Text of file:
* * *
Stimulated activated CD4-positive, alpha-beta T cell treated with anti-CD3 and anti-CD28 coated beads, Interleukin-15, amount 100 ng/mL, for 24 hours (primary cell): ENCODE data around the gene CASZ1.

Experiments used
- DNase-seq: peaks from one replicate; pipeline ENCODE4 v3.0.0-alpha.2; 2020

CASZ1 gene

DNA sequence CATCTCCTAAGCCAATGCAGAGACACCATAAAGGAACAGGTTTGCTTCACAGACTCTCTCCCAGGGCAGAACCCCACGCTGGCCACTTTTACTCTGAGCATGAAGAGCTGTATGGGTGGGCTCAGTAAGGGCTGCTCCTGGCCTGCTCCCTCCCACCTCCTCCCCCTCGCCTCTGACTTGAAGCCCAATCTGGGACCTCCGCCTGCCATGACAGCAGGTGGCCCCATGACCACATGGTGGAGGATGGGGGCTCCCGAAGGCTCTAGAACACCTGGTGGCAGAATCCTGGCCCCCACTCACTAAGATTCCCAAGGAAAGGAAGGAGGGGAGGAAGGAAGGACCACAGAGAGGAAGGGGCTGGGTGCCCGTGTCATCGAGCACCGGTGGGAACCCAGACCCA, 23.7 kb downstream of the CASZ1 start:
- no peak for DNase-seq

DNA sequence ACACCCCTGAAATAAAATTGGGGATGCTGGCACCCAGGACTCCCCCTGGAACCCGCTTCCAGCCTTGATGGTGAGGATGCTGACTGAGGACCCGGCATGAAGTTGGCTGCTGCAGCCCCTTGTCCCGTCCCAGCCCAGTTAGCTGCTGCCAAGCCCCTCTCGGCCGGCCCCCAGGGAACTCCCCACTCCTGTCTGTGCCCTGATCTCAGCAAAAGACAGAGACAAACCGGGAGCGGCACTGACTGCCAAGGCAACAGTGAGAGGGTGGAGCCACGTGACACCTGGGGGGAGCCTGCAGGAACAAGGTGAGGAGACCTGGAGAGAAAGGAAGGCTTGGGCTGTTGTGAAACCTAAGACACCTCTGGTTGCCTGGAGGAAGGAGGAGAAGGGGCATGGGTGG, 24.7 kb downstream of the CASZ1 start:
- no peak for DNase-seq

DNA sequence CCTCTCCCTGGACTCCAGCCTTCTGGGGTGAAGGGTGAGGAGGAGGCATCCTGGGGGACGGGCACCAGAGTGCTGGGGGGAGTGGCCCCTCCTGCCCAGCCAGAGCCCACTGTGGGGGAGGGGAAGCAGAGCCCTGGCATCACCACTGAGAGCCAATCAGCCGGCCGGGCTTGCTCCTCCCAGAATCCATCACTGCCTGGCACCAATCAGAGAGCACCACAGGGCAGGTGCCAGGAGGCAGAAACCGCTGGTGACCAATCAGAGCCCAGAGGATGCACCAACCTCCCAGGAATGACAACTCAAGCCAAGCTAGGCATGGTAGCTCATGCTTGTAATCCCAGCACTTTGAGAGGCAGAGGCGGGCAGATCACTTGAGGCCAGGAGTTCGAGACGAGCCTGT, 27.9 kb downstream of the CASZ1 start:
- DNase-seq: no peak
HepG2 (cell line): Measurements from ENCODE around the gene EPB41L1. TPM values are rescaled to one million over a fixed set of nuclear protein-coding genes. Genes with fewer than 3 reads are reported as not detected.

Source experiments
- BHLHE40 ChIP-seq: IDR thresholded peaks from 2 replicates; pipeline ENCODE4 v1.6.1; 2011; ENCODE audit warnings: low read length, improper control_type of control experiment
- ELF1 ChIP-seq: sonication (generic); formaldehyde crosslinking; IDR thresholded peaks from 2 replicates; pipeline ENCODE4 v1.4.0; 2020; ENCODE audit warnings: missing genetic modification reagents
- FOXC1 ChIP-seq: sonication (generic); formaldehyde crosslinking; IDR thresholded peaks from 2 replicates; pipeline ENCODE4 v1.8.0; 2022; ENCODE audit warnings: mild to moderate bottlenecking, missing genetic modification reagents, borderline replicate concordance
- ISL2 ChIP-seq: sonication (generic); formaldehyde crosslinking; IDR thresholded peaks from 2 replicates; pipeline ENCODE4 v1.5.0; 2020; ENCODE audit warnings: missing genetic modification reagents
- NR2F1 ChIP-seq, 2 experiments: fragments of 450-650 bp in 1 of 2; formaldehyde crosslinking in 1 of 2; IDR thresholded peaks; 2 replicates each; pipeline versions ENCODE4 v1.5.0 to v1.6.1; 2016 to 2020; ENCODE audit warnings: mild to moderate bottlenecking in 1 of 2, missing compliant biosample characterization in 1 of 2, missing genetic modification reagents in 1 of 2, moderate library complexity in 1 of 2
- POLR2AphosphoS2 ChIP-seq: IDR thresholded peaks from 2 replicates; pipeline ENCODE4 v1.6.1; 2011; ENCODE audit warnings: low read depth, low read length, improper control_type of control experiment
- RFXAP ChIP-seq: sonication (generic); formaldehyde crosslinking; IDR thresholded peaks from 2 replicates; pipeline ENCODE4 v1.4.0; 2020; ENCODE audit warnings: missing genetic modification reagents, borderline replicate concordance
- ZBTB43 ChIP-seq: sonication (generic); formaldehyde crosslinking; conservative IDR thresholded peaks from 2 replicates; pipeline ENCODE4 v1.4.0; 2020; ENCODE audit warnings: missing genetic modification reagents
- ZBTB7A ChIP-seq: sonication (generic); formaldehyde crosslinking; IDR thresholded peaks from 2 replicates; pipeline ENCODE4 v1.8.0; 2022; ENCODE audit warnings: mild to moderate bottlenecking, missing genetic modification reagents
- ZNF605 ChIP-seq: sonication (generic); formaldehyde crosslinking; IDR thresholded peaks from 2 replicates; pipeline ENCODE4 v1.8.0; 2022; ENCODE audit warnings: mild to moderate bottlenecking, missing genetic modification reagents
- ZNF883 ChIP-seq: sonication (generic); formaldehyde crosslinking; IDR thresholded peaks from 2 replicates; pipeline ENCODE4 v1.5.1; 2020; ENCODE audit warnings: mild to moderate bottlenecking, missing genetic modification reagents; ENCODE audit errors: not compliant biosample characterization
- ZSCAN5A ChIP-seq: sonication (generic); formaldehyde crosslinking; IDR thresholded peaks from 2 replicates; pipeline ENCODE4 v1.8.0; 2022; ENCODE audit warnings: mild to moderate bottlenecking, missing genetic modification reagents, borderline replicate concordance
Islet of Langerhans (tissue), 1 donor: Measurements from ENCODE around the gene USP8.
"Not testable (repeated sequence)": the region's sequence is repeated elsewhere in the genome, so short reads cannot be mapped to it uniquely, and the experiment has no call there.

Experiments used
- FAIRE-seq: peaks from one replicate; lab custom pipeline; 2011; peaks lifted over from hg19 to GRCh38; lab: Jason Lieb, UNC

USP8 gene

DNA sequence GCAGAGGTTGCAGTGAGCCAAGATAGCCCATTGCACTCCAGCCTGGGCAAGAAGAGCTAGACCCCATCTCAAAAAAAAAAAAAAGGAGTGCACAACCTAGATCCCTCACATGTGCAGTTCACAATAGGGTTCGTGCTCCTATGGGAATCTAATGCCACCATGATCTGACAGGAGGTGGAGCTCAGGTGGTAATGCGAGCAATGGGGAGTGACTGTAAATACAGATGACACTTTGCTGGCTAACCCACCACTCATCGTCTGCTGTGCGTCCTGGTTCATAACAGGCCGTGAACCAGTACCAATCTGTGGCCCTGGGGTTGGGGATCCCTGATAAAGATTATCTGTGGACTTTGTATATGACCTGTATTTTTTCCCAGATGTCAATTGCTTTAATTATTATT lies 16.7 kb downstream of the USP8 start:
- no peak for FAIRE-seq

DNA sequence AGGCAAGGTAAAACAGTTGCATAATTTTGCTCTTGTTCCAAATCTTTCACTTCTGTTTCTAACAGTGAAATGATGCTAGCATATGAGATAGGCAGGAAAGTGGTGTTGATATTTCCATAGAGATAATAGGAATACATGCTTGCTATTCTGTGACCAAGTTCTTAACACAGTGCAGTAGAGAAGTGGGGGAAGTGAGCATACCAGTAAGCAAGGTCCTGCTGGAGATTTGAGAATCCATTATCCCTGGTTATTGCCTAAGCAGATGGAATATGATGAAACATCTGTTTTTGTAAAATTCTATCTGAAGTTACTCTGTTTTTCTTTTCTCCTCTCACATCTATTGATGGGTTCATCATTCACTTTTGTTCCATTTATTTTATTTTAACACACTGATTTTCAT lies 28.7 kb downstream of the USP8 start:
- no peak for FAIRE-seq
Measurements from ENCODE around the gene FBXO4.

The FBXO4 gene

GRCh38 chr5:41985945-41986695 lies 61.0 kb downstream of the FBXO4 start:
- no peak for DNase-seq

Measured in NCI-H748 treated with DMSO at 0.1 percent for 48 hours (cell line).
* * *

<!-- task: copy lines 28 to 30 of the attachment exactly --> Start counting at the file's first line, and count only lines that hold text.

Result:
- FAIRE-seq: peaks from one replicate; lab custom pipeline; 2011; peaks lifted over from hg19 to GRCh38; lab: Jason Lieb, UNC

USP8 gene

DNA sequence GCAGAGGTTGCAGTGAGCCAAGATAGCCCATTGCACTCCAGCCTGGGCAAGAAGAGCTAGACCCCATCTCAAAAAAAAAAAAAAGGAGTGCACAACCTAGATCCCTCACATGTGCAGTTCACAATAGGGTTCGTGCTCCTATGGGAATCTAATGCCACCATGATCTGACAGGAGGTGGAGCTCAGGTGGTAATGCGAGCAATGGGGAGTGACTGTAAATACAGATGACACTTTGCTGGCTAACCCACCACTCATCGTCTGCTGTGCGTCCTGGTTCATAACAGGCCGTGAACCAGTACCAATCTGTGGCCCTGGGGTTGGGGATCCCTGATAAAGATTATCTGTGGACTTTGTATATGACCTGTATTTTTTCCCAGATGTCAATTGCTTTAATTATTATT lies 16.7 kb downstream of the USP8 start: